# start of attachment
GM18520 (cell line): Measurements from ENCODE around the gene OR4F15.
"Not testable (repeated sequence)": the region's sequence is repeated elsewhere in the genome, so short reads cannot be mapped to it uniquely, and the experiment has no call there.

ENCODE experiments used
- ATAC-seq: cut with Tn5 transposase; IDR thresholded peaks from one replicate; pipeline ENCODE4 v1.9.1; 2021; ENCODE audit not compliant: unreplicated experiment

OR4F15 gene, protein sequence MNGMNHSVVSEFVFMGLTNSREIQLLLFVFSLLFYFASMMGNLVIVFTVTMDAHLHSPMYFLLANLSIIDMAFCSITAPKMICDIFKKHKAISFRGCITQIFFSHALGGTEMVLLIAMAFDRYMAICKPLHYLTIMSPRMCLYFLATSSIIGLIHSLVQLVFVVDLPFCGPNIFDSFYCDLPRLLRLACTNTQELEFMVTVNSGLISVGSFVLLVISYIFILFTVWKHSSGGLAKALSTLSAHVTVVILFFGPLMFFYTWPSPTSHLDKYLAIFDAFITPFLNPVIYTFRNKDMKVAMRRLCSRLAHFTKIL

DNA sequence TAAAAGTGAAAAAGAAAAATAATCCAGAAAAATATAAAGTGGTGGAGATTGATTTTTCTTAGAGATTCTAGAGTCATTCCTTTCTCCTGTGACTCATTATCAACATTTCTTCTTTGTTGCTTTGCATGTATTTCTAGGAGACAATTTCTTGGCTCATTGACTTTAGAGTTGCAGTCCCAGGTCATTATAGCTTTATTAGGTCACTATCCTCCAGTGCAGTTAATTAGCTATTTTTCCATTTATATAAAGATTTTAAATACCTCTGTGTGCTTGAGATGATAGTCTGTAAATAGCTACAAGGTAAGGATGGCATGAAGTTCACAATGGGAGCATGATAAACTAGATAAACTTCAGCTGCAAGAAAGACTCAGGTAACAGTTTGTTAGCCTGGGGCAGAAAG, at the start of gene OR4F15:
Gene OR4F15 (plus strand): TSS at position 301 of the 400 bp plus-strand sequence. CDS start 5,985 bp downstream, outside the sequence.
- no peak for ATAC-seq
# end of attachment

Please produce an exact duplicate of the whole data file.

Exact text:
GM18520 (cell line): Measurements from ENCODE around the gene OR4F15.
"Not testable (repeated sequence)": the region's sequence is repeated elsewhere in the genome, so short reads cannot be mapped to it uniquely, and the experiment has no call there.

ENCODE experiments used
- ATAC-seq: cut with Tn5 transposase; IDR thresholded peaks from one replicate; pipeline ENCODE4 v1.9.1; 2021; ENCODE audit not compliant: unreplicated experiment

OR4F15 gene, protein sequence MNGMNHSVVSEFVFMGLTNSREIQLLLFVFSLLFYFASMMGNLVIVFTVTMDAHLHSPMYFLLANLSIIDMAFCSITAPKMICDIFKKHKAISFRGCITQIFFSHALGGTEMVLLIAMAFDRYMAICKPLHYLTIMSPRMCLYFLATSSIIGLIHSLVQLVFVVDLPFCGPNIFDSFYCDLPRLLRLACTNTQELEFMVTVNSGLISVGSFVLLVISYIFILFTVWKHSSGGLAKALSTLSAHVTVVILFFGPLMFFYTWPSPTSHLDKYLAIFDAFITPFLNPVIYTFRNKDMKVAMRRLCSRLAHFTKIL

DNA sequence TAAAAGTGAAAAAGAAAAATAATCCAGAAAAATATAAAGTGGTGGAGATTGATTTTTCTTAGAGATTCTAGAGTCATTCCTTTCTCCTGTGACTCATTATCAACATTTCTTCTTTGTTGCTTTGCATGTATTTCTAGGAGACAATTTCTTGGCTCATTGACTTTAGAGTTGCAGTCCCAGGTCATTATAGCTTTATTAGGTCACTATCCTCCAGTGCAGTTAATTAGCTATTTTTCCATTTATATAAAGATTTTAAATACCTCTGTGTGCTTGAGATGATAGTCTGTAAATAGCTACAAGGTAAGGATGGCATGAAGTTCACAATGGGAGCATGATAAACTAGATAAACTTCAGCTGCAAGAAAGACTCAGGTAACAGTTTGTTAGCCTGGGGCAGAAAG, at the start of gene OR4F15:
Gene OR4F15 (plus strand): TSS at position 301 of the 400 bp plus-strand sequence. CDS start 5,985 bp downstream, outside the sequence.
- no peak for ATAC-seq